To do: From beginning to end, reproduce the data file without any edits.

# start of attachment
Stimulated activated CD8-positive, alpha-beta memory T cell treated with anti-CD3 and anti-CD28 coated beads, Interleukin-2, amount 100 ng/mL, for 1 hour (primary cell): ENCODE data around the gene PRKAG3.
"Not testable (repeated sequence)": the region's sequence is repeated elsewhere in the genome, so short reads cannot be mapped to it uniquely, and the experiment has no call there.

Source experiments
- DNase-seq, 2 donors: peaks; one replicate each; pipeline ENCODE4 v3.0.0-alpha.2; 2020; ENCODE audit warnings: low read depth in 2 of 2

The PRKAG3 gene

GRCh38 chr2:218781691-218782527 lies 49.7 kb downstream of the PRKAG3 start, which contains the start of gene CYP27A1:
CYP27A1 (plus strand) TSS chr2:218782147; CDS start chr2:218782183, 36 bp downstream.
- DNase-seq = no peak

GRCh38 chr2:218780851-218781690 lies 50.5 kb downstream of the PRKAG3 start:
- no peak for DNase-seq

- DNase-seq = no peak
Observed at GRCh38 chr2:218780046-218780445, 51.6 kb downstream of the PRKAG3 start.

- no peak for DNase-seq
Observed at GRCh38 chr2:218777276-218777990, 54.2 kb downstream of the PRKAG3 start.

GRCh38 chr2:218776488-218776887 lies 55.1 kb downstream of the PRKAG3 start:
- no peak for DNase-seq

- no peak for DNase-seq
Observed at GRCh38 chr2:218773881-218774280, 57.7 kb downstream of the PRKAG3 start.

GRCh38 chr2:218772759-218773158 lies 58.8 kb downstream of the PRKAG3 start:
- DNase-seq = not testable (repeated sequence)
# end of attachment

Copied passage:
Stimulated activated CD8-positive, alpha-beta memory T cell treated with anti-CD3 and anti-CD28 coated beads, Interleukin-2, amount 100 ng/mL, for 1 hour (primary cell): ENCODE data around the gene PRKAG3.
"Not testable (repeated sequence)": the region's sequence is repeated elsewhere in the genome, so short reads cannot be mapped to it uniquely, and the experiment has no call there.

Source experiments
- DNase-seq, 2 donors: peaks; one replicate each; pipeline ENCODE4 v3.0.0-alpha.2; 2020; ENCODE audit warnings: low read depth in 2 of 2

The PRKAG3 gene

GRCh38 chr2:218781691-218782527 lies 49.7 kb downstream of the PRKAG3 start, which contains the start of gene CYP27A1:
CYP27A1 (plus strand) TSS chr2:218782147; CDS start chr2:218782183, 36 bp downstream.
- DNase-seq = no peak

GRCh38 chr2:218780851-218781690 lies 50.5 kb downstream of the PRKAG3 start:
- no peak for DNase-seq

- DNase-seq = no peak
Observed at GRCh38 chr2:218780046-218780445, 51.6 kb downstream of the PRKAG3 start.

- no peak for DNase-seq
Observed at GRCh38 chr2:218777276-218777990, 54.2 kb downstream of the PRKAG3 start.

GRCh38 chr2:218776488-218776887 lies 55.1 kb downstream of the PRKAG3 start:
- no peak for DNase-seq

- no peak for DNase-seq
Observed at GRCh38 chr2:218773881-218774280, 57.7 kb downstream of the PRKAG3 start.

GRCh38 chr2:218772759-218773158 lies 58.8 kb downstream of the PRKAG3 start:
- DNase-seq = not testable (repeated sequence)